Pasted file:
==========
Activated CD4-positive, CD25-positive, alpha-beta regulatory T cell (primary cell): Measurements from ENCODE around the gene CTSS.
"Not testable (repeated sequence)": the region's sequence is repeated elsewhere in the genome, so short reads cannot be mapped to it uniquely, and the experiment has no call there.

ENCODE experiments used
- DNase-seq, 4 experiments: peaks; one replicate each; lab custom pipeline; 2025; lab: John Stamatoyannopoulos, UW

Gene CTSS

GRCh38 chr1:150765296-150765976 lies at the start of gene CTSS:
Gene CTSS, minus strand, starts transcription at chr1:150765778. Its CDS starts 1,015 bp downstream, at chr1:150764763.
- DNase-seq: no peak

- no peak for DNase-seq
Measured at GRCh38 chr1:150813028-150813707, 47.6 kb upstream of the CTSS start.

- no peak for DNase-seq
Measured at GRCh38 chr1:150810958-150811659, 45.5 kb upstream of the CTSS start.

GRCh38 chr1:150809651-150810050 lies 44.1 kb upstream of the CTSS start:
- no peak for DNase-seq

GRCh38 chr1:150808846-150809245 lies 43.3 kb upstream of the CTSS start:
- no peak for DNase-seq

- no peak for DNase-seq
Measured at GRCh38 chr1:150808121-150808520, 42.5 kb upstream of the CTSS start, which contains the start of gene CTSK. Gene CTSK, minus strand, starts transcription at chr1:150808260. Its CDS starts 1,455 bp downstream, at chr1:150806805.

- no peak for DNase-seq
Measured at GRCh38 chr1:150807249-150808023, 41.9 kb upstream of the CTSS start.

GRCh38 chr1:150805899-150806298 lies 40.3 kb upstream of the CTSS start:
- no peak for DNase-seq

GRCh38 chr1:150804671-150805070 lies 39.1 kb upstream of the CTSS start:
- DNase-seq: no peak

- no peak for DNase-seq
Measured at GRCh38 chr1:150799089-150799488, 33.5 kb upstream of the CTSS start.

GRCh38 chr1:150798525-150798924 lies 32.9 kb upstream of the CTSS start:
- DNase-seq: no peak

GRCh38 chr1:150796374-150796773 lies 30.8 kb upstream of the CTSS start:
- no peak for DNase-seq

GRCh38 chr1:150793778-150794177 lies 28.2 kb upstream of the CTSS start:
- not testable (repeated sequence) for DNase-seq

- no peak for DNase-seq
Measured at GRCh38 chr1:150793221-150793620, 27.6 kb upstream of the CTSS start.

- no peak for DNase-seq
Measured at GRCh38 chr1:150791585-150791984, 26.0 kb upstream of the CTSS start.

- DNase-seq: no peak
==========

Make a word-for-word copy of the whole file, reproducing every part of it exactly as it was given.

Activated CD4-positive, CD25-positive, alpha-beta regulatory T cell (primary cell): Measurements from ENCODE around the gene CTSS.
"Not testable (repeated sequence)": the region's sequence is repeated elsewhere in the genome, so short reads cannot be mapped to it uniquely, and the experiment has no call there.

ENCODE experiments used
- DNase-seq, 4 experiments: peaks; one replicate each; lab custom pipeline; 2025; lab: John Stamatoyannopoulos, UW

Gene CTSS

GRCh38 chr1:150765296-150765976 lies at the start of gene CTSS:
Gene CTSS, minus strand, starts transcription at chr1:150765778. Its CDS starts 1,015 bp downstream, at chr1:150764763.
- DNase-seq: no peak

- no peak for DNase-seq
Measured at GRCh38 chr1:150813028-150813707, 47.6 kb upstream of the CTSS start.

- no peak for DNase-seq
Measured at GRCh38 chr1:150810958-150811659, 45.5 kb upstream of the CTSS start.

GRCh38 chr1:150809651-150810050 lies 44.1 kb upstream of the CTSS start:
- no peak for DNase-seq

GRCh38 chr1:150808846-150809245 lies 43.3 kb upstream of the CTSS start:
- no peak for DNase-seq

- no peak for DNase-seq
Measured at GRCh38 chr1:150808121-150808520, 42.5 kb upstream of the CTSS start, which contains the start of gene CTSK. Gene CTSK, minus strand, starts transcription at chr1:150808260. Its CDS starts 1,455 bp downstream, at chr1:150806805.

- no peak for DNase-seq
Measured at GRCh38 chr1:150807249-150808023, 41.9 kb upstream of the CTSS start.

GRCh38 chr1:150805899-150806298 lies 40.3 kb upstream of the CTSS start:
- no peak for DNase-seq

GRCh38 chr1:150804671-150805070 lies 39.1 kb upstream of the CTSS start:
- DNase-seq: no peak

- no peak for DNase-seq
Measured at GRCh38 chr1:150799089-150799488, 33.5 kb upstream of the CTSS start.

GRCh38 chr1:150798525-150798924 lies 32.9 kb upstream of the CTSS start:
- DNase-seq: no peak

GRCh38 chr1:150796374-150796773 lies 30.8 kb upstream of the CTSS start:
- no peak for DNase-seq

GRCh38 chr1:150793778-150794177 lies 28.2 kb upstream of the CTSS start:
- not testable (repeated sequence) for DNase-seq

- no peak for DNase-seq
Measured at GRCh38 chr1:150793221-150793620, 27.6 kb upstream of the CTSS start.

- no peak for DNase-seq
Measured at GRCh38 chr1:150791585-150791984, 26.0 kb upstream of the CTSS start.

- DNase-seq: no peak